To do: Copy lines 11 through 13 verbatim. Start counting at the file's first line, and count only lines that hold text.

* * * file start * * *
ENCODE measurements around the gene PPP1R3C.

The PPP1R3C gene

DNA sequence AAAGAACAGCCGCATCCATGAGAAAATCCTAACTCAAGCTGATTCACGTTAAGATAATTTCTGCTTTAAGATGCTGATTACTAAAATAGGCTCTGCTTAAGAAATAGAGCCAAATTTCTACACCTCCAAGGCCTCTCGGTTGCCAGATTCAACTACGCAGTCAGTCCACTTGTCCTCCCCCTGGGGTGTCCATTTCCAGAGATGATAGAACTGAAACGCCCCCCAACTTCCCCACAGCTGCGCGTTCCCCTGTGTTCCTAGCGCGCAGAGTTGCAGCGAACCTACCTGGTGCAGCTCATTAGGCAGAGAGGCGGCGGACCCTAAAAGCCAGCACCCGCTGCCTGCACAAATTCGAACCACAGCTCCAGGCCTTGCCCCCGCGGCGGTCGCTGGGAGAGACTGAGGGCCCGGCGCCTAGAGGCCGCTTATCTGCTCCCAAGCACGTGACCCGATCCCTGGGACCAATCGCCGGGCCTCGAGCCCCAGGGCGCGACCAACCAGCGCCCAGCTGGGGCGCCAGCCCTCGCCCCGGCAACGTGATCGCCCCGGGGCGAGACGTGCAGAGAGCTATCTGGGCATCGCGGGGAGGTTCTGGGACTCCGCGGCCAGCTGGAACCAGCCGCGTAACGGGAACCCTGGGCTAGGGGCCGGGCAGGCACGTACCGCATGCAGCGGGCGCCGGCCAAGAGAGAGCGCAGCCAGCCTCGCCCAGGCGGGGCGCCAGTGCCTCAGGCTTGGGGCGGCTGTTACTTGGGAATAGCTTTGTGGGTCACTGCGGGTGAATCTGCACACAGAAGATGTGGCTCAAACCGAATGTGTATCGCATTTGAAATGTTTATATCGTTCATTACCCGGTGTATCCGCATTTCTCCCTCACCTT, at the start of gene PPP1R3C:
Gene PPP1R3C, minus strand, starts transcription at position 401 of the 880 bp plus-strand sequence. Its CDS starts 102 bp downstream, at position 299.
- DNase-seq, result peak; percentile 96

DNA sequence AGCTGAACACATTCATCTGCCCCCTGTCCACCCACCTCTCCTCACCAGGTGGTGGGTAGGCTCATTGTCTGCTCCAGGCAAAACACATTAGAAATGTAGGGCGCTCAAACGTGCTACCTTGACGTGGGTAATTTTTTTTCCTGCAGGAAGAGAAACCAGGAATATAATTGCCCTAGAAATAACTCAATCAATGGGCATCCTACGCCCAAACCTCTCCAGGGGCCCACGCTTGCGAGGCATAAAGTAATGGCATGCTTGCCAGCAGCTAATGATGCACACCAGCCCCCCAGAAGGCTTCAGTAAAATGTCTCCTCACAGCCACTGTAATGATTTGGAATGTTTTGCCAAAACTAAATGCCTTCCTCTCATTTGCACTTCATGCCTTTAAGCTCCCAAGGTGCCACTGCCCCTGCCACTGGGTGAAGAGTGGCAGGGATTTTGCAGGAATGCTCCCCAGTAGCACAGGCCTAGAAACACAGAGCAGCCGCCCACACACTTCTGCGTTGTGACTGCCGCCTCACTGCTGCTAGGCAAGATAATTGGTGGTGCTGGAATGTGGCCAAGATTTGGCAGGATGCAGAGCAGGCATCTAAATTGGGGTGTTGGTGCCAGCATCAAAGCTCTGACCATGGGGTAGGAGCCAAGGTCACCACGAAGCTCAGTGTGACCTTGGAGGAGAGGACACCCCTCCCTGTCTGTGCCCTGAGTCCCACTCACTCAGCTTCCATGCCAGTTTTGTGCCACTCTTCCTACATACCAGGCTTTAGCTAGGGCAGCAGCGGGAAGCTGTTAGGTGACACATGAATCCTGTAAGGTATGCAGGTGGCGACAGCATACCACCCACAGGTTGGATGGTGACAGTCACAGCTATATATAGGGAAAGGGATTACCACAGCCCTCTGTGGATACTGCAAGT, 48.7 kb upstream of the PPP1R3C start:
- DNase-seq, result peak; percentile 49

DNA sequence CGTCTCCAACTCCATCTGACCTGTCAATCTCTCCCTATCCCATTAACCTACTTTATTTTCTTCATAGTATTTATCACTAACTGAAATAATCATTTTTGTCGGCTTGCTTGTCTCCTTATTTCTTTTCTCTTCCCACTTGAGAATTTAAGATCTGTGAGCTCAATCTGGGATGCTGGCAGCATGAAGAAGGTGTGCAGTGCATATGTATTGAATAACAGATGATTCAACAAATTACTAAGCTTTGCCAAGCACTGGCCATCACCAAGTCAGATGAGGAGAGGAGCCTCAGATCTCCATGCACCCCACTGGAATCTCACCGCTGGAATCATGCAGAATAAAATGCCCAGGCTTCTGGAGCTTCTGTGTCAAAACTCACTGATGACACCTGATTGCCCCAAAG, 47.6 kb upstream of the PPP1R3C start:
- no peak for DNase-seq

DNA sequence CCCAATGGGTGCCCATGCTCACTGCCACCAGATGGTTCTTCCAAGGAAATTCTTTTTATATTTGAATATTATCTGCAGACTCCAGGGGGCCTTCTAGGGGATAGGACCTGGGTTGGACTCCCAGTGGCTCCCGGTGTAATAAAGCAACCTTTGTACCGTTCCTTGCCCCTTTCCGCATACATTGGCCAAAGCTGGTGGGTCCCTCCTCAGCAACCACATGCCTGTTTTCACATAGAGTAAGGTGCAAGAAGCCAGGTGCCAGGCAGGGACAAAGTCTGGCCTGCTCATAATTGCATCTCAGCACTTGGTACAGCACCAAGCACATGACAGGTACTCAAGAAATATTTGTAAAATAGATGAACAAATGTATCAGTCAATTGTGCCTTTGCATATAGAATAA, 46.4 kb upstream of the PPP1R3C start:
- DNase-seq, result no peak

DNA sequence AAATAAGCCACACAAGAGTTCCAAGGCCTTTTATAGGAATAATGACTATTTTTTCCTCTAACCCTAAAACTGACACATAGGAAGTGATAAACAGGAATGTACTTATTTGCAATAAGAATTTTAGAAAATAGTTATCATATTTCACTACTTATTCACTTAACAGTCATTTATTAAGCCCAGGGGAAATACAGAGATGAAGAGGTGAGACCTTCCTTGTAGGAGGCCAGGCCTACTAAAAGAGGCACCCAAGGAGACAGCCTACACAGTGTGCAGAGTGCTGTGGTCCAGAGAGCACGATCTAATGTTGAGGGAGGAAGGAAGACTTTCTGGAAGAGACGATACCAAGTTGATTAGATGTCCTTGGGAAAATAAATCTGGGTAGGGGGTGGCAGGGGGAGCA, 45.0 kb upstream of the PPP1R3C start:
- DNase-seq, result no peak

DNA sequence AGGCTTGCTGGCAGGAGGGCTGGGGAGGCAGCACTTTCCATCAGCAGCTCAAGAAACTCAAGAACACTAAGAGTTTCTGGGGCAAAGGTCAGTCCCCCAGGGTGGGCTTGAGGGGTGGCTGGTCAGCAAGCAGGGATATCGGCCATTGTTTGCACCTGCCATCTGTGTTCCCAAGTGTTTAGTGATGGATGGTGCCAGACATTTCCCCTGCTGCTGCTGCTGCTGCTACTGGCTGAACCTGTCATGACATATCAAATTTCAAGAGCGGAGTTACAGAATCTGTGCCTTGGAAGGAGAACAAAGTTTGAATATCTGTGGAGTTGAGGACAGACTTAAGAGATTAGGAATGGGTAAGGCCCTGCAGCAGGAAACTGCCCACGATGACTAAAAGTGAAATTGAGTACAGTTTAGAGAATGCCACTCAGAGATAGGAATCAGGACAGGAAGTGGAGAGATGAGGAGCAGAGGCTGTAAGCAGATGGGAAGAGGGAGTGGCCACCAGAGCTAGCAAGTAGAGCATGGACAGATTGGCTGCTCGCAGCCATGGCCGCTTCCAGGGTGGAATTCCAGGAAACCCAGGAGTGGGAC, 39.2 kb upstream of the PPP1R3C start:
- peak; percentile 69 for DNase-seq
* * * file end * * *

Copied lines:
- DNase-seq, result no peak

DNA sequence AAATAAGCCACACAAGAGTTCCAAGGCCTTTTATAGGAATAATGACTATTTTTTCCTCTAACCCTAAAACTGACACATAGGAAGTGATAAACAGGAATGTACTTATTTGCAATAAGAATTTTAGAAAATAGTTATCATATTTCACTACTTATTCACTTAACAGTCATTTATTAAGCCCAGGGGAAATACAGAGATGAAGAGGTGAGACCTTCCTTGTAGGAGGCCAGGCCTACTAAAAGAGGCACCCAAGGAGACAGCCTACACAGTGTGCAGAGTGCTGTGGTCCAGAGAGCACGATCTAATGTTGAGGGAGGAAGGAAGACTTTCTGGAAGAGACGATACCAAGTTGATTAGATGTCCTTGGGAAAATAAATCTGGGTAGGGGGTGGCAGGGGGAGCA, 45.0 kb upstream of the PPP1R3C start:
- DNase-seq, result no peak